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ase_master327, Shop Owner
Category: Car
Satisfied Customers: 5288
Experience:  +15 years experience on imports and domestics. Bumper to bumper diagnosis & repair.
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1992 chevy: 4.3 litre truck started sensor..ecm

Customer Question

hi..i have a 1992 chevy c1500 pickup with a 4.3 litre truck started cutting out on me and throwing a code...i read the code and it was a code 33......witch is a map sensor high voltage code...i replaced the sensor...but it still does it and i get the same code....i traced the wires all the way to the ecm...and i dont see any problems...what else could be the problem...what else should i look at?.....ty.
Submitted: 9 years ago.
Category: Car
Expert:  ase_master327 replied 9 years ago.

No problem...Here is the diagnostic for code 33 on your truck:




Circuit Description:
The Manifold Absolute Pressure (MAP) sensor responds to changes in manifold pressure (vacuum). The ECM receives this information as a signal voltage that will vary from about 1-1.5 volts at closed throttle (idle) to 4-4.6 volts at Wide Open Throttle (WOT) (low vacuum).

If the MAP sensor fails, the ECM will substitute a fixed MAP value and use the Throttle Position Sensor (TPS) to control fuel delivery.

Test Description:
Number(s) below refer to circled number(s) on the diagnostic chart.

  1. This step will determine if Code 33 is the result of a hard failure or an intermittent condition. A Code 33 will set under the following conditions:
    • MAP signal voltage is too high (low vacuum).
    • TPS less than 4%.
    • These conditions exist longer than 5 seconds.
    • Engine misfire or a low unstable idle may set Code 33.
  1. This step simulates conditions for a Code 34. If the ECM recognizes the change, the ECM and CKT 416 and CKT 432 are OK. If CKT 455/469 is open, there may also be a stored Code 23.

Diagnostic Aids:
With the ignition "ON" and the engine stopped, the manifold pressure is equal to atmospheric pressure and the signal voltage will be high. This information is used by the ECM as an indication of vehicle altitude. Comparison of this reading with a known good vehicle with the same sensor is a good way to check accuracy of a "suspect" sensor. Readings should be the same +/- .4 volt.

A Code 33 will result if CKT 455/469 is open or if CKT 432 is shorted to voltage or to CKT 416.

If Code 33 is intermittent, see Intermittents. See: Symptom Related Diagnostic Procedures\Intermittent Condition

  • Check all connections.
  • Disconnect sensor from bracket and twist sensor connections. Output changes greater than .1 volt indicates a bad connector or connection. If OK, replace sensor.

NOTE: Make sure electrical connector remains securely fastened.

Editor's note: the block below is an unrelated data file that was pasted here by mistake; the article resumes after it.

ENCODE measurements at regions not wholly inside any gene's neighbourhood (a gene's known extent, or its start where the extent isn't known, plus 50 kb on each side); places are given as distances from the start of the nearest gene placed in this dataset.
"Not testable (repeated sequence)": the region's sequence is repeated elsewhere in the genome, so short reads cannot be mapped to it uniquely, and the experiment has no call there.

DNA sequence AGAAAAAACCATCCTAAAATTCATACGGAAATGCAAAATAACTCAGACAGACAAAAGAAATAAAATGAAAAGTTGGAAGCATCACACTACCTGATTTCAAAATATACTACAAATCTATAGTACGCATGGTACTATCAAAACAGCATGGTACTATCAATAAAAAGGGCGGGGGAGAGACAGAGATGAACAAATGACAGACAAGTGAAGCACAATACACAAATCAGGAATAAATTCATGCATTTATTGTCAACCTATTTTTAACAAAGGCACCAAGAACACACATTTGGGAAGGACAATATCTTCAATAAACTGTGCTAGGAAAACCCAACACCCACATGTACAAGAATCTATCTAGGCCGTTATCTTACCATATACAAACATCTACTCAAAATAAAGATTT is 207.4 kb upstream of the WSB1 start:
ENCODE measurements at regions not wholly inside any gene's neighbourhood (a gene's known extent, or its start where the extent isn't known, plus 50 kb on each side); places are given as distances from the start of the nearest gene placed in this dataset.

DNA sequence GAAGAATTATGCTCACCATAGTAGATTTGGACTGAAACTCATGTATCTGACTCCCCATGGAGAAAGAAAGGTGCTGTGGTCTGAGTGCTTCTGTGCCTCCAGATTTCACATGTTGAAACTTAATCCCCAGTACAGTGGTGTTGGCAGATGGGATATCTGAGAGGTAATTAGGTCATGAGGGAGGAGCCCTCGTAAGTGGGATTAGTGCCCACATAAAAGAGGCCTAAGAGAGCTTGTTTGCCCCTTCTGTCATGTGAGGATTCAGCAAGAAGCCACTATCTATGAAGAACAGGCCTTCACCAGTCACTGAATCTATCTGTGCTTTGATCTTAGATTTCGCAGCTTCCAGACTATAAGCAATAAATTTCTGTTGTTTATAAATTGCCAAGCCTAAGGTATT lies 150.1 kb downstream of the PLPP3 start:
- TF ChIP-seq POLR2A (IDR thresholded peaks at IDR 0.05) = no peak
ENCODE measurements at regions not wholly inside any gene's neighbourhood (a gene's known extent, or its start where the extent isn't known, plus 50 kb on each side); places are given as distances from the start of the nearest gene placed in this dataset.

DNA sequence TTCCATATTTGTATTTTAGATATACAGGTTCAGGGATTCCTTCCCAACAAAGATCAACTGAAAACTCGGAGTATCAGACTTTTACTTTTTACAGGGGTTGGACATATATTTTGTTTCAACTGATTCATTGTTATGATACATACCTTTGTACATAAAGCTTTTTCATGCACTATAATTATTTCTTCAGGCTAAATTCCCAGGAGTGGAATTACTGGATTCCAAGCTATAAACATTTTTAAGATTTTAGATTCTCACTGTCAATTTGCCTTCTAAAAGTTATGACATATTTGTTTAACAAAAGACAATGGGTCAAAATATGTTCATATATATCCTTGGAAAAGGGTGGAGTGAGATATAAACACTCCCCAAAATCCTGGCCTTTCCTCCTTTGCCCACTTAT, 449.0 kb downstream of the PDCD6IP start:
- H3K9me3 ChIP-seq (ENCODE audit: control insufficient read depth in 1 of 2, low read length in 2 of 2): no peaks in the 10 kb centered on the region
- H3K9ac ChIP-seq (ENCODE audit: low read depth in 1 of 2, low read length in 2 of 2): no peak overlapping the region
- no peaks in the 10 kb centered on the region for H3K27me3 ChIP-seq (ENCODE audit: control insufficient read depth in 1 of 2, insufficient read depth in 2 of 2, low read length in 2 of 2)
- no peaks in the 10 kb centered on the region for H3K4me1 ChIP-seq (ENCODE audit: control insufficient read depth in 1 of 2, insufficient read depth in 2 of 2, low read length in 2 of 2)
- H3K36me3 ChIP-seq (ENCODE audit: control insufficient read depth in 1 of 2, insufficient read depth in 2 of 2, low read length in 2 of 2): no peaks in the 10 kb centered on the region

Customer: replied 9 years ago.
i did theses procedures..and the map sensor has been replaced...and i stil have the problem..the truck drives fine and then when i go to give it the gas it has no throttle response and it stalls and throws the code #33....but the truck does start back up..and doesnt do it again until the lite goes out..then it will do it again. is there anything else that could cause the truck to throw a map sensor code.
Expert:  ase_master327 replied 9 years ago.
Then either it is not REALLY a code 33 you are getting, or you missed a step in the process.
Customer: replied 9 years ago.
could it be the tps...that causes this code..and its a code posotive of other codes in the could be a false code caused by something else...i just replaced the map leaning towards the tps.....could this be a good place to look?
Expert:  ase_master327 replied 9 years ago.

They get refwerence power from the same wire..It is the TPS, Coolant temp sensor and MAP on this reference signal voltage..That is the only way they are connected together.

High voltage means low vacuum, if the computer thinks the throttle is open farther than it really is, then it could POSSIBLY cause this problem, but it would USUALLY set another code for the TPS. Possible, but not the most likely cause.

So..Here are the instructions for testing the TPS:

  1. Backprobe with a high impedance voltmeter at TPS terminals A and B.
  2. With the key ON and engine off, the voltmeter reading should be approximately 5.0 volts.
  3. If the voltage is not as specified, either the wiring to the TPS or the ECM may be faulty. Correct any wiring or ECM faults before continuing test.
  4. Backprobe with a high impedance voltmeter at terminals C and B.
  5. With the key ON and engine off and the throttle closed, the TPS voltage should be approximately 0.5-1.2 volts.
  6. Verify that the TPS voltage increases or decreases smoothly as the throttle is opened or closed. Make sure to open and close the throttle very slowly in order to detect any abnormalities in the TPS voltage reading.
  7. If the sensor voltage is not as specified, replace the sensor.

Click image to see an enlarged viewFig. 2: Using a DVOM, backprobe terminals A and B of the TPS sensor to check for proper reference voltage Click image to see an enlarged viewFig. 3: Using the DVOM, backprobe terminals C and B of the TPS sensor, open and close the throttle and make sure the voltage changes smoothly Click image to see an enlarged viewFig. 4: Throttle Position Sensor (TPS) wiring diagram

Customer: replied 9 years ago.
Reply to ase_master327's Post: ok....all that checked was cleared of codes.i took it for a ride...and it did it again...i got home and read the codes and there was only 1 in there...and it was a code #42-wich is the ignition control module...and thats in the distributer....does that sound more like what the problem could be?